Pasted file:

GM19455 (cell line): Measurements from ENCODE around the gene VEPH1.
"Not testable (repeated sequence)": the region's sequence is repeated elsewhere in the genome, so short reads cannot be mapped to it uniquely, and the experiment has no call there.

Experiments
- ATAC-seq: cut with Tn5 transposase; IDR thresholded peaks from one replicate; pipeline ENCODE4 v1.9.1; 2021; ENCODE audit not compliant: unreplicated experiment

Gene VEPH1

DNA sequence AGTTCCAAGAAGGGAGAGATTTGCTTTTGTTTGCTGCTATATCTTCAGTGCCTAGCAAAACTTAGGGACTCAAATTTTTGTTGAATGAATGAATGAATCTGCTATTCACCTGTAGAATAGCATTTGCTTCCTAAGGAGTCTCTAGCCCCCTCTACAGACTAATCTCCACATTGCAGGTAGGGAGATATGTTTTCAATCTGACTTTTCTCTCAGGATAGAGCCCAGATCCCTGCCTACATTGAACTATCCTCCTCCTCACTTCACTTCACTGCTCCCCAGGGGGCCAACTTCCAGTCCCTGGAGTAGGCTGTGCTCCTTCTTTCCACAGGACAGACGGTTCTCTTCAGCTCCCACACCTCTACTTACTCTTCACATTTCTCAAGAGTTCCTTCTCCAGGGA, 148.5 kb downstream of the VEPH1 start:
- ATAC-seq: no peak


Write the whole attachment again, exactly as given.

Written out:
GM19455 (cell line): Measurements from ENCODE around the gene VEPH1.
"Not testable (repeated sequence)": the region's sequence is repeated elsewhere in the genome, so short reads cannot be mapped to it uniquely, and the experiment has no call there.

Experiments
- ATAC-seq: cut with Tn5 transposase; IDR thresholded peaks from one replicate; pipeline ENCODE4 v1.9.1; 2021; ENCODE audit not compliant: unreplicated experiment

Gene VEPH1

DNA sequence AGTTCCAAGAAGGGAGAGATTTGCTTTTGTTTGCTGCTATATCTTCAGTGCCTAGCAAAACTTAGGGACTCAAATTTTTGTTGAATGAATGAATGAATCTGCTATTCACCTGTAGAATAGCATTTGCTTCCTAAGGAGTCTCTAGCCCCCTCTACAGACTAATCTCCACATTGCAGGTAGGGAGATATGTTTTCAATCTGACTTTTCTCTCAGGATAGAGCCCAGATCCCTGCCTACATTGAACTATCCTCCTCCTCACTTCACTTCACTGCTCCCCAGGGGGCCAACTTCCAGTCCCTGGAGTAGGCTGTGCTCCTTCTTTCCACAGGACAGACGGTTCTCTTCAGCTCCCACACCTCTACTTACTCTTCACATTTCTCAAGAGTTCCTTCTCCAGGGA, 148.5 kb downstream of the VEPH1 start:
- ATAC-seq: no peak